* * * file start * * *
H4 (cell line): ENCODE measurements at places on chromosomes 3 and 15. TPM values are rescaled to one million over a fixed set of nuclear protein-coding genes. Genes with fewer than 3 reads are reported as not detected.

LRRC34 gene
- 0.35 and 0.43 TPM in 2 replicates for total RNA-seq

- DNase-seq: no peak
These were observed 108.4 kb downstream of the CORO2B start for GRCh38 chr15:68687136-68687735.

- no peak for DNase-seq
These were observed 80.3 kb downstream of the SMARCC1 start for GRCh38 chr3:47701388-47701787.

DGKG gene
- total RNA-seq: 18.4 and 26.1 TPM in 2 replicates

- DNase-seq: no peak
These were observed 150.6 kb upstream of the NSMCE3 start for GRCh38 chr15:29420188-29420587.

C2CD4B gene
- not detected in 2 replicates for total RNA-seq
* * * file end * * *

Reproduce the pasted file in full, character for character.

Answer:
H4 (cell line): ENCODE measurements at places on chromosomes 3 and 15. TPM values are rescaled to one million over a fixed set of nuclear protein-coding genes. Genes with fewer than 3 reads are reported as not detected.

LRRC34 gene
- 0.35 and 0.43 TPM in 2 replicates for total RNA-seq

- DNase-seq: no peak
These were observed 108.4 kb downstream of the CORO2B start for GRCh38 chr15:68687136-68687735.

- no peak for DNase-seq
These were observed 80.3 kb downstream of the SMARCC1 start for GRCh38 chr3:47701388-47701787.

DGKG gene
- total RNA-seq: 18.4 and 26.1 TPM in 2 replicates

- DNase-seq: no peak
These were observed 150.6 kb upstream of the NSMCE3 start for GRCh38 chr15:29420188-29420587.

C2CD4B gene
- not detected in 2 replicates for total RNA-seq